Yes, people with more money are happier, but only to a certain point. (After your income reaches $65,000 to $120,000, depending on where you live, your happiness levels won't improve much with more cash.) Young women are happier than young men, but by middle age, men are happier than women, overall. Religious people are happier than atheists, but as Sandra Upson writes in a Scientific American column, that depends on the culture: “Religious people may be happier than their godless counterparts, but only if the society they belong to values religion highly, which not all societies do.”
Research has found that at least some of how happy we are is out of our control. In her book "The How of Happiness," researcher and UCLA psychology professor Sonja Lvubomirsky reports that research has found 50 percent of your happiness level is genetic (based on twin studies): 40 percent is determined by yourself and about 10 percent is the result of your surroundings. So a chunk of your happiness is controllable by you, but not all of it, which squares with what research has found: You can't control age or sex, but income levels and some health specifics can be controlled.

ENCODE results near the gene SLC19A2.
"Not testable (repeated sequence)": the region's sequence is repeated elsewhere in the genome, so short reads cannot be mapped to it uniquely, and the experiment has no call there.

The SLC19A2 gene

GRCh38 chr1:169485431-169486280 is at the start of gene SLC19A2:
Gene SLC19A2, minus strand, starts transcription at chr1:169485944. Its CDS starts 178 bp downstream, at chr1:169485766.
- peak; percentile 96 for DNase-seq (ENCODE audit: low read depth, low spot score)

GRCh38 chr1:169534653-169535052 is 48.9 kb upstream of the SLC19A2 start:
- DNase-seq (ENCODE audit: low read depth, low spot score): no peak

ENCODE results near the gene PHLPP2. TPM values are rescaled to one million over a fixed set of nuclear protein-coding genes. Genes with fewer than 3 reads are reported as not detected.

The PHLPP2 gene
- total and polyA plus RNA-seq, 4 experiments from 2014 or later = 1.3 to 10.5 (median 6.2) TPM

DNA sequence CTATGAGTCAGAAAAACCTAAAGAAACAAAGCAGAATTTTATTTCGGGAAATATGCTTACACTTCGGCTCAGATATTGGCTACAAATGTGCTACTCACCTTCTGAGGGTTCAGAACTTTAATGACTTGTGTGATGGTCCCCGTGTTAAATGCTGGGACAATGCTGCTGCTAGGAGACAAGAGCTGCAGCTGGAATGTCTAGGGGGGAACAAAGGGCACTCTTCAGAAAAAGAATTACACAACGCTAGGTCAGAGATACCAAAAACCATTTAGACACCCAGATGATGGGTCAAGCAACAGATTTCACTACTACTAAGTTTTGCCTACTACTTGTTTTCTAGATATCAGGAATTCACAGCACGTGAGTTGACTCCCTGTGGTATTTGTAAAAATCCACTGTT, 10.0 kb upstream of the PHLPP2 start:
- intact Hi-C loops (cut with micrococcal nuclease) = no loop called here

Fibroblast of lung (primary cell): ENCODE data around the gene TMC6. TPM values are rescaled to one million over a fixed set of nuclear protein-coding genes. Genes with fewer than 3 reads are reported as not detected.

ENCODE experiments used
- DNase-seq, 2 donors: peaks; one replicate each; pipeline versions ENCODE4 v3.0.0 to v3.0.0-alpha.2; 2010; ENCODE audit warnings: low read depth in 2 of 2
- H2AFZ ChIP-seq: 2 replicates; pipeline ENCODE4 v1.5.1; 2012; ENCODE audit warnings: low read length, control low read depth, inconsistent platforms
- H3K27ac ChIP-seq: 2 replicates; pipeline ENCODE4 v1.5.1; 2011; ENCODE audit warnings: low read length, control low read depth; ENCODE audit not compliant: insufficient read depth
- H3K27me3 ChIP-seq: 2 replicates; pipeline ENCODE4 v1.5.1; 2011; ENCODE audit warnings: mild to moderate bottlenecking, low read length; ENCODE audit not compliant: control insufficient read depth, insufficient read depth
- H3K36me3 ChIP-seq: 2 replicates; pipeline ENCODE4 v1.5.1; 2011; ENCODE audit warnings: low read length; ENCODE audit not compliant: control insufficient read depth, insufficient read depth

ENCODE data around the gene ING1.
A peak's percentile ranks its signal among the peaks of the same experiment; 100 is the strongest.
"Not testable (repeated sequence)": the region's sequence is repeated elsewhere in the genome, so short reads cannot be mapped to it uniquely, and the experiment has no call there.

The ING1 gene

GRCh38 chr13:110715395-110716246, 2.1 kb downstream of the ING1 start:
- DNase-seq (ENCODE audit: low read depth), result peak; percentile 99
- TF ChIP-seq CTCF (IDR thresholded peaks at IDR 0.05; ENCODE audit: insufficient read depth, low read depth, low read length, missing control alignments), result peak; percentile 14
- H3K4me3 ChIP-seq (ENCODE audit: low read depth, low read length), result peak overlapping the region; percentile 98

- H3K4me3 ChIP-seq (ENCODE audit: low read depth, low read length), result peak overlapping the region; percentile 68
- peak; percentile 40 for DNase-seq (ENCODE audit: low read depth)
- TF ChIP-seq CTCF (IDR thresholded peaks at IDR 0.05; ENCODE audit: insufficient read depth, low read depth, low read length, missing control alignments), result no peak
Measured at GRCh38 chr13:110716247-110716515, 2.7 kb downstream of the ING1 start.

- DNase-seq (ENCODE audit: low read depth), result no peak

To be happy, stop focusing on happiness
But all this attention to happiness has plenty of skeptics and critiques. How to achieve happiness and who has more of it is the wrong question to ask and the wrong feeling to focus on, says Mark Manson, author of the book, "The Subtle Art of Not Giving a Fu**." He told Mother Jones magazine, "In general, people have spent way too much time trying to feel good all the time. Instead they should focus on deciphering what's important and what's not. Because problems are inevitable, pain is inevitable, and the only really reliable way to persevere or deal with those problems and pain is to find a worthy cause or a worthy reason for dealing with it."